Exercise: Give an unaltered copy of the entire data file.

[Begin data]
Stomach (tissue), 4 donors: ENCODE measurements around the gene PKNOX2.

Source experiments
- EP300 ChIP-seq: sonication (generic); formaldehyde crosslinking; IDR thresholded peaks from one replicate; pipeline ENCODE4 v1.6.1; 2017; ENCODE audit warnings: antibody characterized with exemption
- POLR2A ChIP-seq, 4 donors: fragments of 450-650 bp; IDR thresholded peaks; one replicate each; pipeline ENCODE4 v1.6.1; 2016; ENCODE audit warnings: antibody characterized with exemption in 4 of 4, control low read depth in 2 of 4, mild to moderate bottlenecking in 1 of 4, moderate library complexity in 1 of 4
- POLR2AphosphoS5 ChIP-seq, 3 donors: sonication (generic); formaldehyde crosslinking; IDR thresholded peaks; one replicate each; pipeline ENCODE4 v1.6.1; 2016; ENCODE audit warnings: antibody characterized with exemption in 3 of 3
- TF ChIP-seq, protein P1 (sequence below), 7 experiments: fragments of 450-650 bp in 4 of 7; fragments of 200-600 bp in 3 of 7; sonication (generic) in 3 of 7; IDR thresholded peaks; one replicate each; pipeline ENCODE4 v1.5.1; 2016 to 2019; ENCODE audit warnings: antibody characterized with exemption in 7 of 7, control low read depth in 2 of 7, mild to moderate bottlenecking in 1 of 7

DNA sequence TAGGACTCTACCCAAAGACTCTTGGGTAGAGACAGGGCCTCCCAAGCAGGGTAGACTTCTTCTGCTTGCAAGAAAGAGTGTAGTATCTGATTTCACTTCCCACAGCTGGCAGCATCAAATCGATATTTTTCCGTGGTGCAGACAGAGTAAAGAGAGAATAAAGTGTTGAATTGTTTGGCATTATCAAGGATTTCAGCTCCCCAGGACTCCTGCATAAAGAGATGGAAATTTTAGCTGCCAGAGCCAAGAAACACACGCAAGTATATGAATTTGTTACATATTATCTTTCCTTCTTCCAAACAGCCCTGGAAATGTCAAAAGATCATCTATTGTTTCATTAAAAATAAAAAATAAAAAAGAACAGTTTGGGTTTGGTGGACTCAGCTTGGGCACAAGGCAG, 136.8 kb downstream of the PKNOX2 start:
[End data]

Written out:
Stomach (tissue), 4 donors: ENCODE measurements around the gene PKNOX2.

Source experiments
- EP300 ChIP-seq: sonication (generic); formaldehyde crosslinking; IDR thresholded peaks from one replicate; pipeline ENCODE4 v1.6.1; 2017; ENCODE audit warnings: antibody characterized with exemption
- POLR2A ChIP-seq, 4 donors: fragments of 450-650 bp; IDR thresholded peaks; one replicate each; pipeline ENCODE4 v1.6.1; 2016; ENCODE audit warnings: antibody characterized with exemption in 4 of 4, control low read depth in 2 of 4, mild to moderate bottlenecking in 1 of 4, moderate library complexity in 1 of 4
- POLR2AphosphoS5 ChIP-seq, 3 donors: sonication (generic); formaldehyde crosslinking; IDR thresholded peaks; one replicate each; pipeline ENCODE4 v1.6.1; 2016; ENCODE audit warnings: antibody characterized with exemption in 3 of 3
- TF ChIP-seq, protein P1 (sequence below), 7 experiments: fragments of 450-650 bp in 4 of 7; fragments of 200-600 bp in 3 of 7; sonication (generic) in 3 of 7; IDR thresholded peaks; one replicate each; pipeline ENCODE4 v1.5.1; 2016 to 2019; ENCODE audit warnings: antibody characterized with exemption in 7 of 7, control low read depth in 2 of 7, mild to moderate bottlenecking in 1 of 7

DNA sequence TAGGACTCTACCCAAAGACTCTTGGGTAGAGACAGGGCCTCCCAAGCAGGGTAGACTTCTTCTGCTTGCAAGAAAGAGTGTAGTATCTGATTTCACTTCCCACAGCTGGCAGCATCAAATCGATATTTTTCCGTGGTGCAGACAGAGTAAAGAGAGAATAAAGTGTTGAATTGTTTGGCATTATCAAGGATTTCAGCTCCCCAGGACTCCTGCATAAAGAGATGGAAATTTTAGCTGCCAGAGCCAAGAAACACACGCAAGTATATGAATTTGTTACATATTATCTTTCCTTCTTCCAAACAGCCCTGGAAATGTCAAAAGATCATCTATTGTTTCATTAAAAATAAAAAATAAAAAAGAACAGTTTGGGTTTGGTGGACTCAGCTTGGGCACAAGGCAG, 136.8 kb downstream of the PKNOX2 start: